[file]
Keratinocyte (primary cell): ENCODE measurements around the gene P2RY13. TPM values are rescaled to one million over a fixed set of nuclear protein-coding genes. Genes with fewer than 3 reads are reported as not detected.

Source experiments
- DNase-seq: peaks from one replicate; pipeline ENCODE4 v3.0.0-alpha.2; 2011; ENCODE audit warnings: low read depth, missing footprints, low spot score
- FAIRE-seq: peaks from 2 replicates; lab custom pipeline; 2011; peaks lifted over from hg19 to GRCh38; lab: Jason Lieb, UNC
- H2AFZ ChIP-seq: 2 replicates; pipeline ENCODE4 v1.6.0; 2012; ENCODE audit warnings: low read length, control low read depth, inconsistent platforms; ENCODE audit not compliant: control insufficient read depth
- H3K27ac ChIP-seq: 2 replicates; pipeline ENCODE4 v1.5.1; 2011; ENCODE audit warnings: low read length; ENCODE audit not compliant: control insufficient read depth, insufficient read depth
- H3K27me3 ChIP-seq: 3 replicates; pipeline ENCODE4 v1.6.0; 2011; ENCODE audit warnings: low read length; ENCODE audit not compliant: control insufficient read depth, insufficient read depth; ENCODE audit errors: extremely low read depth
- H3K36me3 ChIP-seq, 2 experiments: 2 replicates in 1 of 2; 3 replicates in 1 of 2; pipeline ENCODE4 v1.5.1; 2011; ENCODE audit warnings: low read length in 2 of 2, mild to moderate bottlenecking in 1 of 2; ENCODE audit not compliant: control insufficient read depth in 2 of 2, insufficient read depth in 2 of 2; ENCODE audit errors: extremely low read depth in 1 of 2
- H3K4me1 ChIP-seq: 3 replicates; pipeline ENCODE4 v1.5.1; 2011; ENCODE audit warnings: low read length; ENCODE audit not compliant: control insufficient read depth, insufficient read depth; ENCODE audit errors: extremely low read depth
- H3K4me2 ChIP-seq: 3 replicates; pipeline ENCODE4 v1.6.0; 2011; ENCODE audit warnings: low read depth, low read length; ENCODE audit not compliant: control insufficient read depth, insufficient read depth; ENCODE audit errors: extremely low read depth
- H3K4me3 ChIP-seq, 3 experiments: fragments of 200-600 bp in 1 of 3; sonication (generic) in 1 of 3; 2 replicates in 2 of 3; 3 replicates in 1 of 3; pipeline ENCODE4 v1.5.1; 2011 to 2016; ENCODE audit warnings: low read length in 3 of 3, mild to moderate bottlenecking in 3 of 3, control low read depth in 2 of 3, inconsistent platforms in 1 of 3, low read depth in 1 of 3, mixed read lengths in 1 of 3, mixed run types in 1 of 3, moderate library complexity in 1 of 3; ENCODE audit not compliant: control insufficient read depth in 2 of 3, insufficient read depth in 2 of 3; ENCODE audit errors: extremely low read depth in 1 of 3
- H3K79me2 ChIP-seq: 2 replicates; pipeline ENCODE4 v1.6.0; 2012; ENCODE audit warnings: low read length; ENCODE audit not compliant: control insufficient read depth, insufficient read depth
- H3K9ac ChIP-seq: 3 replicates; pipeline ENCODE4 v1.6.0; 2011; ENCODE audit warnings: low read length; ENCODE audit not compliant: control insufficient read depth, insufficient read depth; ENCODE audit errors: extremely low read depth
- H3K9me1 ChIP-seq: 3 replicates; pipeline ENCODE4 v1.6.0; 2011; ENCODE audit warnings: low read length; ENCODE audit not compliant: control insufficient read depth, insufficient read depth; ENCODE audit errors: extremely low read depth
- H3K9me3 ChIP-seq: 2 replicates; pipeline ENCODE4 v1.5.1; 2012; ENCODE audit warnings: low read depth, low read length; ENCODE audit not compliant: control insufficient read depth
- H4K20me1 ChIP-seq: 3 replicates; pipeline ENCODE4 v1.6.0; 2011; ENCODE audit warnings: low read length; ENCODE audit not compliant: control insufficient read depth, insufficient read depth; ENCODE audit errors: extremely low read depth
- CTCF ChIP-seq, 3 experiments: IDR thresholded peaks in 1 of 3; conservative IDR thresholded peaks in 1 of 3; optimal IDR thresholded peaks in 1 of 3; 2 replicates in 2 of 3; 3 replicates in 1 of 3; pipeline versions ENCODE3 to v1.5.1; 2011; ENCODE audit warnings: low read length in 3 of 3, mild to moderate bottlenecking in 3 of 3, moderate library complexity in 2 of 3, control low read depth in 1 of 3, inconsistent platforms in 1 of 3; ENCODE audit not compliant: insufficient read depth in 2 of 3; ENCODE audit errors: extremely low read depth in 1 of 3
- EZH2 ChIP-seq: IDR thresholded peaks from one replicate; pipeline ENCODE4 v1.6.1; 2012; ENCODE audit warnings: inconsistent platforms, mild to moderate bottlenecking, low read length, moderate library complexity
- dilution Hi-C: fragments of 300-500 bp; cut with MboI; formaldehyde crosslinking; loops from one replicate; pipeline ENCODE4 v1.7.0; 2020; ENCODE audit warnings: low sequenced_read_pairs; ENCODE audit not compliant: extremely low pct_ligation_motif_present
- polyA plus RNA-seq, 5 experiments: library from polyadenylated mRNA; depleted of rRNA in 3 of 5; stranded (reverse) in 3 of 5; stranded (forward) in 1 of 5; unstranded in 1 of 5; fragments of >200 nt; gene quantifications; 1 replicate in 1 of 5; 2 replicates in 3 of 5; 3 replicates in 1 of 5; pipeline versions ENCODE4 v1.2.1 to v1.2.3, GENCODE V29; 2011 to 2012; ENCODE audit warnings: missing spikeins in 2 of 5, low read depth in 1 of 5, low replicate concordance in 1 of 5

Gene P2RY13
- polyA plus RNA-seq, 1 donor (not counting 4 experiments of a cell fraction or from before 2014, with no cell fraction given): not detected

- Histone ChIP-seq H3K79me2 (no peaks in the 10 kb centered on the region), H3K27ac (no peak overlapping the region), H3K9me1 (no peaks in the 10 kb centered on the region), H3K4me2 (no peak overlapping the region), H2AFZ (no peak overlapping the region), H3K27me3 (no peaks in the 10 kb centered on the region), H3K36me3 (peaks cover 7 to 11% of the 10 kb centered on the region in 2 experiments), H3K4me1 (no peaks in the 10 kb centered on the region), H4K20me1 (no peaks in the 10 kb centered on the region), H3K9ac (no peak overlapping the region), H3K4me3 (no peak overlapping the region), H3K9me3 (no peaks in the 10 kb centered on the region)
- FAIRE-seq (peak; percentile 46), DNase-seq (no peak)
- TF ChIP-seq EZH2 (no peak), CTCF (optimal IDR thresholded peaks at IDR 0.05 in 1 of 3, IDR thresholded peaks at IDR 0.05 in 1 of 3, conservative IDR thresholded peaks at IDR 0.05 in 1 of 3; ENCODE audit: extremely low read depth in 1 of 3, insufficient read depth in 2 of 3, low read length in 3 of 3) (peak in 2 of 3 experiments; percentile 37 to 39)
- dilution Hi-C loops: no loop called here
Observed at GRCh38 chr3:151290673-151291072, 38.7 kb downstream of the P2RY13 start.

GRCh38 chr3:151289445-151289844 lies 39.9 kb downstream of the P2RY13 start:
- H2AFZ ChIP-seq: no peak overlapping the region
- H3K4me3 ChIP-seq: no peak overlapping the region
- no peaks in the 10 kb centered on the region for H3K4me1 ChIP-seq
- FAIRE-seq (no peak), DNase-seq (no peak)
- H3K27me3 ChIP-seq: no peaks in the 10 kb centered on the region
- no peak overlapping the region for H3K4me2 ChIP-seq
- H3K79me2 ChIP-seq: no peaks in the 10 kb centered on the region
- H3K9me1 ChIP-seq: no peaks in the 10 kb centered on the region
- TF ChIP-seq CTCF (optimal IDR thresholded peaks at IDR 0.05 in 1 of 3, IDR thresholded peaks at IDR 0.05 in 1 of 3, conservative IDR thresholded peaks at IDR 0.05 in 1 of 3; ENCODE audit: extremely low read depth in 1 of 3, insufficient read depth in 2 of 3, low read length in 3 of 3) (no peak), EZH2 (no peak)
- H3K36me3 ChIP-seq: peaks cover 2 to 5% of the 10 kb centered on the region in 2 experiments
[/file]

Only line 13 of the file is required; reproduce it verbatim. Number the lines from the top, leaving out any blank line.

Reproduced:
- H3K9ac ChIP-seq: 3 replicates; pipeline ENCODE4 v1.6.0; 2011; ENCODE audit warnings: low read length; ENCODE audit not compliant: control insufficient read depth, insufficient read depth; ENCODE audit errors: extremely low read depth